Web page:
It’s a family skill

Today we have a guest post by my son, Matthew. He’s always been up for a challenge whether it’s sewing or contributing to my blog.

I’ve always made things, from the earliest age. I remember working on the floor of my mom’s sewing room at age 6 (her bedroom then); I was making “monsters” hand stitched in cloth to fill with beans or pellets. They were simple construction, 2 dimensional and painted as best a 6 year old can, but I had no sewing skills and the thing I remember most was my constant stream of questions for mom’s help.

A few years later at ages 5 and 7, my sister and I demanded machine sewing lessons. Mom had already started her collection of vintage machines so it was convenient to set the two of us with our own equipment and some simple lessons. I made a few things, generally functional: a water bottle carrier made from old jeans denim and a full, pants & shirt jump-suit for Halloween comes to mind. My first career in sewing ended when I eventually ran over my finger with the machine while threading the needle – that set me off for several years.

I never lost the skills, though; which is quite fortunate. As an un-American-ly sized adult I’ve struggled with properly finding clothes. General issues are that my inseam is only 29″, shirts that fit my nearly 17″ neck billow around my 30″ waist, and long sleeves are always 2 to 3 inches too long.  For a long time, only the pants’ length bothered me enough to demand attention; mom taught me the tricks and loaned a machine from the collection when I left after college. A decade of not caring about the other issues passed before I finally got back in the saddle fully and started tailoring my own clothes.

When the levee finally broke, I knocked out shortening the sleeves on 9 shirts & 1 jacket, converted one shirt to short sleeves, and hemmed some pants. I taught myself this time, with a  small phone call to mom, by practicing on an old shirt first. I wear and wash a shirt 2 times to make sure it has shrunk; measure each sleeve and pin while wearing the shirt; use a seam ripper to remove the cuffs, measure again, then cut off the 2.5 to 3″ of extra length. I then re-attach the cuff and. At this point I can’t be bothered to salvage the plackets, so they generally end up pretty short.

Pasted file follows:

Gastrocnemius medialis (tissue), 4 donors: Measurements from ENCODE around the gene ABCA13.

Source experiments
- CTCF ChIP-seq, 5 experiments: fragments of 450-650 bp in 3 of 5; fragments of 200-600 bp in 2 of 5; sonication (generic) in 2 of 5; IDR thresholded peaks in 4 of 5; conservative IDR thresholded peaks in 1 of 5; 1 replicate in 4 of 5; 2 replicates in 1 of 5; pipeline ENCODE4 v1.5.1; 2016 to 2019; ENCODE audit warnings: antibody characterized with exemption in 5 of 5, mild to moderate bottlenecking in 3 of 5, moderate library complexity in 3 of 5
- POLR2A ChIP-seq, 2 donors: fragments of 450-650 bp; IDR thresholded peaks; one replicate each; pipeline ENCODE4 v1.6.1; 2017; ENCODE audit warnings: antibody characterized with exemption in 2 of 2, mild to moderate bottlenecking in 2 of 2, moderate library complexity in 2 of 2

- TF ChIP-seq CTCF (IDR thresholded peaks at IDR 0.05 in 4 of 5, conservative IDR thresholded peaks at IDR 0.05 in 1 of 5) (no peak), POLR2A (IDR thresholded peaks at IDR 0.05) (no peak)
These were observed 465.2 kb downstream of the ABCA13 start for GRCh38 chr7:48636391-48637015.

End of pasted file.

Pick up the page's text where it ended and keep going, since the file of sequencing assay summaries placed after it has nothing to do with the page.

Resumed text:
20 something sleeves shortened

20 something sleeves shortened


close up.

close up.


I didn't make it too short, my arm is bent.

Right sleeve hemmed up 3 inches. Left sleeve original length still.


Left side shortened; inside hand stitched. right side still original.

Left side shortened; inside hand stitched. right side still original.

Since then I’ve taken in the sides of a pair of workshop shirts, shortened sleeves on a wool coat and a suit jacket, and shortened countless other sleeves; it turns out I have a thing for correct length sleeves and its a luxury I now enjoy.

So, there you have it… keep it in the family, teach your boys how to sew.


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8 Responses to It’s a family skill

  1. nita says:

    Well, I am really impressed! Great work Matthew! It is great to have a talented mom to teach you. She has taught me a few trick too. Keep up the good work!

  2. Burton says:

    I’m so proud of all your work. From early sewing to this high level of customizing to all of your mechanical skills,

  3. Congratulations to Matt – both for doing the work and for doing the blog post! I think this is particularly important now, since everyone is so busy. If you have to wait for someone else’s free time to get clothes altered, it takes much longer than if you can just sit down and do it yourself!

  4. ladyfleur says:

    Nice work! That’s a lot of shirts. I’m a little disappointed,though, that you didn’t have a photo of “Dan, Dan, the mixed up man.”

  5. alison cook says:

    does he hire out?! great workmanship!
    a friend of mine was raised by his father in a family of all boys and his father taught them all to cook and to sew on a sewing machine – good lessons to use throughout life.

  6. Pingback: Old News | playfulstitching

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